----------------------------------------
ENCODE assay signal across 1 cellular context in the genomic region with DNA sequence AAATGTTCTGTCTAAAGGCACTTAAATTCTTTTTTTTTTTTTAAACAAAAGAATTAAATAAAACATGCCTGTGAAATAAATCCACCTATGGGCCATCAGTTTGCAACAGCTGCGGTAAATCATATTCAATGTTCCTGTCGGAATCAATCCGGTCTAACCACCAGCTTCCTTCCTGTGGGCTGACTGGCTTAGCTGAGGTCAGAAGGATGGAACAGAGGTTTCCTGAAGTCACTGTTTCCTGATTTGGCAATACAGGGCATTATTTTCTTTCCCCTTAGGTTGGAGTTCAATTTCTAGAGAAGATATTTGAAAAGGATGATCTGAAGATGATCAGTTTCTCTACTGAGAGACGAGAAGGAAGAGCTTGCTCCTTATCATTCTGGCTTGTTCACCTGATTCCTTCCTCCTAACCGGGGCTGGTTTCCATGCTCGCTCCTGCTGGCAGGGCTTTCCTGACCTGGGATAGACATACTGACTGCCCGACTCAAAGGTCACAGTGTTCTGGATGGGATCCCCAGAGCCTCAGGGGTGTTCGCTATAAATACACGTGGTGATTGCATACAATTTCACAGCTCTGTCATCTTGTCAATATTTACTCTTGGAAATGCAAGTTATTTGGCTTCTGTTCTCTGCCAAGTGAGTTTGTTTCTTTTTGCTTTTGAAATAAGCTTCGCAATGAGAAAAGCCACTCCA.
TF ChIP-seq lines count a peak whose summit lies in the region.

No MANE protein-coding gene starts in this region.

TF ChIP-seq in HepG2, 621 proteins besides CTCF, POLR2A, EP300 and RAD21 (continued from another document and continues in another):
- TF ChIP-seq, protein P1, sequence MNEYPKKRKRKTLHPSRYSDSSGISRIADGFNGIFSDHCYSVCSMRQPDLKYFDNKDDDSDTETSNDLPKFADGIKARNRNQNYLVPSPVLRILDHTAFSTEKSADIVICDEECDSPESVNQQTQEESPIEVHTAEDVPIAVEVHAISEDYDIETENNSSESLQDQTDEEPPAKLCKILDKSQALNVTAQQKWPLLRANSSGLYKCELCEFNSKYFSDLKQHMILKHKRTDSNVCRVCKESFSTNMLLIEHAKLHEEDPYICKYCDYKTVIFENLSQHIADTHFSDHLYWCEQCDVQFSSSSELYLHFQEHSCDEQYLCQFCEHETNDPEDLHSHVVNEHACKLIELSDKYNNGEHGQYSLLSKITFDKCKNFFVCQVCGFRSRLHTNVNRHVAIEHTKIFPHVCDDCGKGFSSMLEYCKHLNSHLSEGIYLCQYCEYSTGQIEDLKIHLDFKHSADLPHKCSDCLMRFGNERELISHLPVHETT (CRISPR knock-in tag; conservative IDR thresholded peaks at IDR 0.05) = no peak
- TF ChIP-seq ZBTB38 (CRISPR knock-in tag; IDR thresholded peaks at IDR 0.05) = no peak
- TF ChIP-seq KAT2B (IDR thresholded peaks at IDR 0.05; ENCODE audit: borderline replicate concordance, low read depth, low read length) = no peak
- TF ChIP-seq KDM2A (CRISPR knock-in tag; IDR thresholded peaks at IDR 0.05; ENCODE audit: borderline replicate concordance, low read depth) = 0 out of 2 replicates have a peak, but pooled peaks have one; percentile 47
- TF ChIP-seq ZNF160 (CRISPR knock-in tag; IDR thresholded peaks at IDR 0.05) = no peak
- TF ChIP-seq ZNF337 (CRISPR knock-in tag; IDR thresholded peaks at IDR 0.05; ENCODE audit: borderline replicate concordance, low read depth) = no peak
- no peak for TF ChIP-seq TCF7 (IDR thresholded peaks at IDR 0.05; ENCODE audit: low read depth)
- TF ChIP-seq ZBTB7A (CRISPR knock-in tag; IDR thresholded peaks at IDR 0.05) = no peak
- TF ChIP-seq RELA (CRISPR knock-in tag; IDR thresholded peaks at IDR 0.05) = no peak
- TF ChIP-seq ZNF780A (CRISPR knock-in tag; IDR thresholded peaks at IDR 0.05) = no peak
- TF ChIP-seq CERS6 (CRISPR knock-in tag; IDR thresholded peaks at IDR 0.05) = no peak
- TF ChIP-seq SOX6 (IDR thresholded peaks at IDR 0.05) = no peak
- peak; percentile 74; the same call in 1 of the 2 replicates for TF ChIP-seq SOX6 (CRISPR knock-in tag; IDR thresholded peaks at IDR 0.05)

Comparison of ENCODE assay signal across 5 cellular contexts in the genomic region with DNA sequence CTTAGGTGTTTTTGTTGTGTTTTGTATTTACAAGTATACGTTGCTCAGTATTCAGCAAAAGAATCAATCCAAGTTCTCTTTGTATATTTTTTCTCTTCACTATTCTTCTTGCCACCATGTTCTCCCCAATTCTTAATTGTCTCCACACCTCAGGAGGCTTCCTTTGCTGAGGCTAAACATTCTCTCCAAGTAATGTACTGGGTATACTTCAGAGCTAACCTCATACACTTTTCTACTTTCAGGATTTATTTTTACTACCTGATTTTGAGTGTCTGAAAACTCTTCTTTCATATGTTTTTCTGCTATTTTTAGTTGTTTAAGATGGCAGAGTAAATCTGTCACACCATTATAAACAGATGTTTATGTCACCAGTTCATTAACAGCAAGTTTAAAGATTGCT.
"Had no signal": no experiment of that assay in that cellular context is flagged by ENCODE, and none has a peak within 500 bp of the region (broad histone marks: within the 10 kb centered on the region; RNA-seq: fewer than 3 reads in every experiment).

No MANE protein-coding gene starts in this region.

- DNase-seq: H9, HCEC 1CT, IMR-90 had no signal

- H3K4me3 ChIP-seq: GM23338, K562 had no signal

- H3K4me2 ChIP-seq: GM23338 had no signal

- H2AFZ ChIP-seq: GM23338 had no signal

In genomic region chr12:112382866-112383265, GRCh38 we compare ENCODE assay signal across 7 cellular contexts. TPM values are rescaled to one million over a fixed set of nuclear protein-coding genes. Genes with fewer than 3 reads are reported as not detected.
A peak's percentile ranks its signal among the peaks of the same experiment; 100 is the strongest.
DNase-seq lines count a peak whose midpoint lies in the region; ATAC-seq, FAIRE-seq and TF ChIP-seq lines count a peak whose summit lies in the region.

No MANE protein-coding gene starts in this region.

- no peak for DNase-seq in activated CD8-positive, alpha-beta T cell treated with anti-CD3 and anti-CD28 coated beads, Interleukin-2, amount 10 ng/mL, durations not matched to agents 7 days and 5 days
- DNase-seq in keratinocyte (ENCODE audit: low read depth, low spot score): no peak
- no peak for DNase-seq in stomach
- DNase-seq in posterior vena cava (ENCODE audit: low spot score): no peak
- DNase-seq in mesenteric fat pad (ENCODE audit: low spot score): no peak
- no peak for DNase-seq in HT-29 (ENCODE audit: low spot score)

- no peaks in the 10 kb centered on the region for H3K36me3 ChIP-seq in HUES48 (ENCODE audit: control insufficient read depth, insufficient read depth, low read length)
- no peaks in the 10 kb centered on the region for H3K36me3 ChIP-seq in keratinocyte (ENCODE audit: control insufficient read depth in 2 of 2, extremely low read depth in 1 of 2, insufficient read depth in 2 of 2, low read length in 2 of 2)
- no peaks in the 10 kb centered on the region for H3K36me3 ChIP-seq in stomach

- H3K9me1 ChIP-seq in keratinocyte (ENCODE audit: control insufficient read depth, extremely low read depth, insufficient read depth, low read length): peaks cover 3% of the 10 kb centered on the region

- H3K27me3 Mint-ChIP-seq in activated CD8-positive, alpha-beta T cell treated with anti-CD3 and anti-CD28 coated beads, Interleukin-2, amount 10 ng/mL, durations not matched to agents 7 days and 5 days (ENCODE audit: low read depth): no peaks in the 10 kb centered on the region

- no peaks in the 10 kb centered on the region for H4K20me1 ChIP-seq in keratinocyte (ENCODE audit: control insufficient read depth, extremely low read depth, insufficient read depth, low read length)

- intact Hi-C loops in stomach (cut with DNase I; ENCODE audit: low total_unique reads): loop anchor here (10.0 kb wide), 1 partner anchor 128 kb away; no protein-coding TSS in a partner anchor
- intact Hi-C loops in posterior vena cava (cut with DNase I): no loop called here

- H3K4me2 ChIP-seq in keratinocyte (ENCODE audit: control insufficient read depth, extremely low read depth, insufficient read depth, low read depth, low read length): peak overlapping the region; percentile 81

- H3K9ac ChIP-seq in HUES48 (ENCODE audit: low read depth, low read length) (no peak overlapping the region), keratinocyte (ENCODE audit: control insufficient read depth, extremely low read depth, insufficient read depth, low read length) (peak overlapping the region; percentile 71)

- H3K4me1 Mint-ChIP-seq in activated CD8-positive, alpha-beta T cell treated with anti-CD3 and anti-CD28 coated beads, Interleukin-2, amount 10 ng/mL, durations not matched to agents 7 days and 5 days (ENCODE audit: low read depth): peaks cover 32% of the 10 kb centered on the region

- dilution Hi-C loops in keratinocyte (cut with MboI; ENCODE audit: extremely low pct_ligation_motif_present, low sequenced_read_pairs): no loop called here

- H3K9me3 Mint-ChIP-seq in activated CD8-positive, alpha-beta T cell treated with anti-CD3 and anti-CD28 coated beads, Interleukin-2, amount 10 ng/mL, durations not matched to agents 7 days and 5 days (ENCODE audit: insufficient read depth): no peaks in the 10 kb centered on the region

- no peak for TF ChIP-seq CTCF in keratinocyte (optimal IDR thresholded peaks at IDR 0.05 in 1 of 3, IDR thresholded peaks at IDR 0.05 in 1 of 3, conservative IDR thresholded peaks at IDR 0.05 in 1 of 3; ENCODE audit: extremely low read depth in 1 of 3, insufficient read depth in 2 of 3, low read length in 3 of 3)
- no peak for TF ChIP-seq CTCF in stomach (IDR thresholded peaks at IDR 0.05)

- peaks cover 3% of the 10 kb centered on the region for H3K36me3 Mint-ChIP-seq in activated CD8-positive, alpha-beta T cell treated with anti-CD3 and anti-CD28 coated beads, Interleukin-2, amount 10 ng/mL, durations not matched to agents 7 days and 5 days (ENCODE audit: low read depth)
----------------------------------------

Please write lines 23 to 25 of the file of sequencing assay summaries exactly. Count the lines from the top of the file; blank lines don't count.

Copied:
- H3K4me2 ChIP-seq: GM23338 had no signal

- H2AFZ ChIP-seq: GM23338 had no signal

In genomic region chr12:112382866-112383265, GRCh38 we compare ENCODE assay signal across 7 cellular contexts. TPM values are rescaled to one million over a fixed set of nuclear protein-coding genes. Genes with fewer than 3 reads are reported as not detected.